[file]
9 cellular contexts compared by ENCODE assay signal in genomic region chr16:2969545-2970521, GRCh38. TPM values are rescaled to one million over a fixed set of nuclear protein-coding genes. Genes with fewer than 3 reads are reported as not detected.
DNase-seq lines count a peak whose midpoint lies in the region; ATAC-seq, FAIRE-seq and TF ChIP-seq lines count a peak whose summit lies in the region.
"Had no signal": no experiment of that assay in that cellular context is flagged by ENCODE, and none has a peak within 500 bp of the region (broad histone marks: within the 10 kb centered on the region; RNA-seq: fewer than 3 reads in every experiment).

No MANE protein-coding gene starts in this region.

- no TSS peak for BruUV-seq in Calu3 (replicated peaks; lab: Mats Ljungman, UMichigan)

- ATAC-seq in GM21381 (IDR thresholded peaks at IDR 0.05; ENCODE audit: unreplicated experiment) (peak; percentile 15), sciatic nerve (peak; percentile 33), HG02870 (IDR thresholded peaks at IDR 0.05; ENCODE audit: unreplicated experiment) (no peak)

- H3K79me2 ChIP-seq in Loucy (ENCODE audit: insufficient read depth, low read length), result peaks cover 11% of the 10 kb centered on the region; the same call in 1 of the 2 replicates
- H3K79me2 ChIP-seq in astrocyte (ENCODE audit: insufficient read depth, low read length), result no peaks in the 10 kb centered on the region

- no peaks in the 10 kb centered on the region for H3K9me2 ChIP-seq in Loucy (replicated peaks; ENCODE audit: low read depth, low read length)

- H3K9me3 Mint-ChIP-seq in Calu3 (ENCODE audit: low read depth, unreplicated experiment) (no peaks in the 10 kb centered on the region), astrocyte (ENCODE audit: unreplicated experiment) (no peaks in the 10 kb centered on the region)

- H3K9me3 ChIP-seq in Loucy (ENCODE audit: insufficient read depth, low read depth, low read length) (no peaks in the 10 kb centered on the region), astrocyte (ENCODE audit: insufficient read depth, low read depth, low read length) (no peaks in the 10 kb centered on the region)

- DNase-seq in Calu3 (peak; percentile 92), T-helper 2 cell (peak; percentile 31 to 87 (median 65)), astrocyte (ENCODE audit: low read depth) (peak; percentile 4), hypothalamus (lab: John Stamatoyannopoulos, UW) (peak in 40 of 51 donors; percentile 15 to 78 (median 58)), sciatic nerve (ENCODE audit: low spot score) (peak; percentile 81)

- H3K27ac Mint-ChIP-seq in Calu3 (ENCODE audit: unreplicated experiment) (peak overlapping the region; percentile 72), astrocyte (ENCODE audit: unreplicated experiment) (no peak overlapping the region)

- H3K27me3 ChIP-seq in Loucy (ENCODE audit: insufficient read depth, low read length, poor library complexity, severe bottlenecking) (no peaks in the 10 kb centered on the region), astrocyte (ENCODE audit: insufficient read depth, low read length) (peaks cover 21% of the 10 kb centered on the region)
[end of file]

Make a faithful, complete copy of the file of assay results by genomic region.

9 cellular contexts compared by ENCODE assay signal in genomic region chr16:2969545-2970521, GRCh38. TPM values are rescaled to one million over a fixed set of nuclear protein-coding genes. Genes with fewer than 3 reads are reported as not detected.
DNase-seq lines count a peak whose midpoint lies in the region; ATAC-seq, FAIRE-seq and TF ChIP-seq lines count a peak whose summit lies in the region.
"Had no signal": no experiment of that assay in that cellular context is flagged by ENCODE, and none has a peak within 500 bp of the region (broad histone marks: within the 10 kb centered on the region; RNA-seq: fewer than 3 reads in every experiment).

No MANE protein-coding gene starts in this region.

- no TSS peak for BruUV-seq in Calu3 (replicated peaks; lab: Mats Ljungman, UMichigan)

- ATAC-seq in GM21381 (IDR thresholded peaks at IDR 0.05; ENCODE audit: unreplicated experiment) (peak; percentile 15), sciatic nerve (peak; percentile 33), HG02870 (IDR thresholded peaks at IDR 0.05; ENCODE audit: unreplicated experiment) (no peak)

- H3K79me2 ChIP-seq in Loucy (ENCODE audit: insufficient read depth, low read length), result peaks cover 11% of the 10 kb centered on the region; the same call in 1 of the 2 replicates
- H3K79me2 ChIP-seq in astrocyte (ENCODE audit: insufficient read depth, low read length), result no peaks in the 10 kb centered on the region

- no peaks in the 10 kb centered on the region for H3K9me2 ChIP-seq in Loucy (replicated peaks; ENCODE audit: low read depth, low read length)

- H3K9me3 Mint-ChIP-seq in Calu3 (ENCODE audit: low read depth, unreplicated experiment) (no peaks in the 10 kb centered on the region), astrocyte (ENCODE audit: unreplicated experiment) (no peaks in the 10 kb centered on the region)

- H3K9me3 ChIP-seq in Loucy (ENCODE audit: insufficient read depth, low read depth, low read length) (no peaks in the 10 kb centered on the region), astrocyte (ENCODE audit: insufficient read depth, low read depth, low read length) (no peaks in the 10 kb centered on the region)

- DNase-seq in Calu3 (peak; percentile 92), T-helper 2 cell (peak; percentile 31 to 87 (median 65)), astrocyte (ENCODE audit: low read depth) (peak; percentile 4), hypothalamus (lab: John Stamatoyannopoulos, UW) (peak in 40 of 51 donors; percentile 15 to 78 (median 58)), sciatic nerve (ENCODE audit: low spot score) (peak; percentile 81)

- H3K27ac Mint-ChIP-seq in Calu3 (ENCODE audit: unreplicated experiment) (peak overlapping the region; percentile 72), astrocyte (ENCODE audit: unreplicated experiment) (no peak overlapping the region)

- H3K27me3 ChIP-seq in Loucy (ENCODE audit: insufficient read depth, low read length, poor library complexity, severe bottlenecking) (no peaks in the 10 kb centered on the region), astrocyte (ENCODE audit: insufficient read depth, low read length) (peaks cover 21% of the 10 kb centered on the region)